AT&T International Day Pass
An AT&T store sign in Broomfield, Colorado, April 20, 2011. REUTERS/Rick Wilking

AT&T is being accused of discriminating against low-income neighborhoods in Cleveland, Ohio for its lack of deployment of home internet and video technologies over the past decade, according to a report by the nonprofit National Digital Inclusion Alliance called AT&T’s Digital Redlining Of Cleveland.

Through Federal Communications Commission broadband data, Connect Your Community and the NDIA found there is “clear evidence” AT&T has ignored fiber-enhanced broadband improvements for most Cleveland neighborhoods with high poverty rates.

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The investigation began after the CYC and NDIA found that many Cleveland residents were being labeled as ineligible for AT&T’s “Access” discount rate program because they couldn’t get AT&T connections at the 3 mbps download speed, which was then the program’s minimum requirement.

“We’ve come to believe that the ultra-slow AT&T Internet speeds available to those Access applicants reflect a larger problem: AT&T’s failure to invest to upgrade most of its Cleveland network to the company’s mainstream technology,” said the NDIA.

AT&T has three delivery technologies, the Fiber To The Home (FTTH), Fiber To The Node (FTTN) / VDSL, and ADSL2. FTTH, which is the newest and fastest of the three options, is not yet available in most of the Cleveland market. The FTTN is the current mainstream delivery technology in Ohio. AT&T’s FTTN system uses an advanced digital subscriber line technology called “Very-high-bit-rate digital subscriber line” (VDSL), which can transmit data downstream and upstream at the same time, at speeds of 100 mbps or more. With “Asymmetric digital subscriber line 2” (ADSL2), speeds depend on how far a “central office” is, since data travels to an AT&T “central office” via fiber optics, runs through a Digital Subscriber Line Access Multiplexer” (DSLAM) and is then sent over a copper loop to the customer’s location. AT&T’s ADSL2 has a maximum download speed of 18 to 24 mbps near the DSLAM, but quickly descends to 6 mbps, 3 mbps or less at distances over a mile.

The report found AT&T chose not to expand its FTTN VDSL infrastructure to the majority of Cleveland Census blocks, which includes the majority of blocks with individual poverty rates above 35 percent. Instead, those neighborhoods have been downgraded to ADSL2, which leads to much slower internet access speeds than the company provides to middle-income neighborhoods, mostly in the suburbs. The residents with ADSL2 are left with limited internet access, many with 3 mbps downstream or less. Many also have zero access to the competitive fiber-enabled video service that AT&T promised neighborhoods in 2007 in exchange for “cable franchise reform.”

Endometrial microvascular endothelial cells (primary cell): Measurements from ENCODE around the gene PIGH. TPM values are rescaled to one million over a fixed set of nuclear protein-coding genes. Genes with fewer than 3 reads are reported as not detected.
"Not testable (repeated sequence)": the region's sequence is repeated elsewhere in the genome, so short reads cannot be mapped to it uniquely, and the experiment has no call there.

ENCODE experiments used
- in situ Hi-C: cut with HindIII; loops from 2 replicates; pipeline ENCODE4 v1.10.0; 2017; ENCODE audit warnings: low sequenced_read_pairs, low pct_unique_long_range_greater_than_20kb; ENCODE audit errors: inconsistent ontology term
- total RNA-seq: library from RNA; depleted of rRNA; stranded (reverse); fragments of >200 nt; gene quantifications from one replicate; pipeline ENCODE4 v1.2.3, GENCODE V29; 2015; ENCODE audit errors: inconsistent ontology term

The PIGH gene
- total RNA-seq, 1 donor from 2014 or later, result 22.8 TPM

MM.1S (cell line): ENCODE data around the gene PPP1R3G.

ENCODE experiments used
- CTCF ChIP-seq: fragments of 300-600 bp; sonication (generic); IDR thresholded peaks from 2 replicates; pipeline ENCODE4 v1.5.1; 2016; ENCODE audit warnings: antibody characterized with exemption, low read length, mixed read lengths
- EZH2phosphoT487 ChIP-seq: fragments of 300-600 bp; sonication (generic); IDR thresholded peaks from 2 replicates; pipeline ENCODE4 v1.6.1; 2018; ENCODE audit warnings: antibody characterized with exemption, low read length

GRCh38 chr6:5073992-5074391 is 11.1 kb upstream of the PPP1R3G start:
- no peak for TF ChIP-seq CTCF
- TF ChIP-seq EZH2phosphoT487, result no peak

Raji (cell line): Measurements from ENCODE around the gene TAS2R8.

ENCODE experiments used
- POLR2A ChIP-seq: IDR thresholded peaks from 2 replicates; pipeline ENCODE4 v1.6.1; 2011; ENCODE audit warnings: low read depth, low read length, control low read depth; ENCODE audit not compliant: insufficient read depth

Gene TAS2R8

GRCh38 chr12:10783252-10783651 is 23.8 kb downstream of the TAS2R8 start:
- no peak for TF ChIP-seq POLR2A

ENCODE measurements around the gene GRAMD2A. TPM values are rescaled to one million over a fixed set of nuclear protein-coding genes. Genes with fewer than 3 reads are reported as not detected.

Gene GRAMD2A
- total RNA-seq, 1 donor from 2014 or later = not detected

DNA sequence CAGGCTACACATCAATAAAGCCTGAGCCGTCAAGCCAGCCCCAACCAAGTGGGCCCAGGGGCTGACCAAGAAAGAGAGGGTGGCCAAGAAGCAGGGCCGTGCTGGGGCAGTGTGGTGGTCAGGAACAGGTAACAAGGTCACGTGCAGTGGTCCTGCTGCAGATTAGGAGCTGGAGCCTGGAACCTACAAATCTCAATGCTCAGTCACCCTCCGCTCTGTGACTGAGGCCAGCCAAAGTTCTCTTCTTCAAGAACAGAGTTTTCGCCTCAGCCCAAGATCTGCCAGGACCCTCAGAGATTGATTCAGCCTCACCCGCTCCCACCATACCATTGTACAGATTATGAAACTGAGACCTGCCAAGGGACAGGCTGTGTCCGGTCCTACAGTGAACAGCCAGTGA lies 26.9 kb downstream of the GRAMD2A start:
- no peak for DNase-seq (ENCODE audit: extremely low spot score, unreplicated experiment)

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The pink areas on the map below represent areas where more than 35 percent of residents live below the poverty line. The map shows AT&T’s Fiber To The Node network (FTTN), the faster service, covers most of Cuyahoga County suburbs, but not most Census blocks in Cleveland, especially those in high-poverty areas.

Another map shows AT&T’s FTTN network buildout in Cleveland was concentrated in middle-income areas.

The report found most of Cuyahoga County’s areas are fully covered by FTTH/VDSL service, while most of Cleveland is not.

“There’s a glaring correlation between areas where AT&T has not invested in FTTN service and areas of high poverty,” the report said.

Here are more key points highlighted in the report:

  • 13,457 Census blocks in Cuyahoga County are served by AT&T with ADSL2, VDSL, or FTTH service. Of the 5,567 blocks located in the city of Cleveland, just 34 percent, 1,904 , have their Maximum Advertised Download Speeds provided by VDSL or FTTH.

  • FTTN is unavailable in lower-income areas because AT&T fails to deploy FTTN anywhere in the areas of four “central offices” with large lower-come customer bases. Instead customers are stuck with ADSL2.

  • 22 percent of Cleveland Census blocks had maximum residential download speeds of 3 mbps or less, while 55 percent had maximum download speeds no greater than 6 mbps.

Overall, there has been a digital divide in America, as low-income Americans are widely left out of internet services, even in Urban areas.Poor neighborhoods in urban areas are three times more likely to lack broadband when compared with rich neighborhoods, an investigation by The Center For Public Integrity found last year.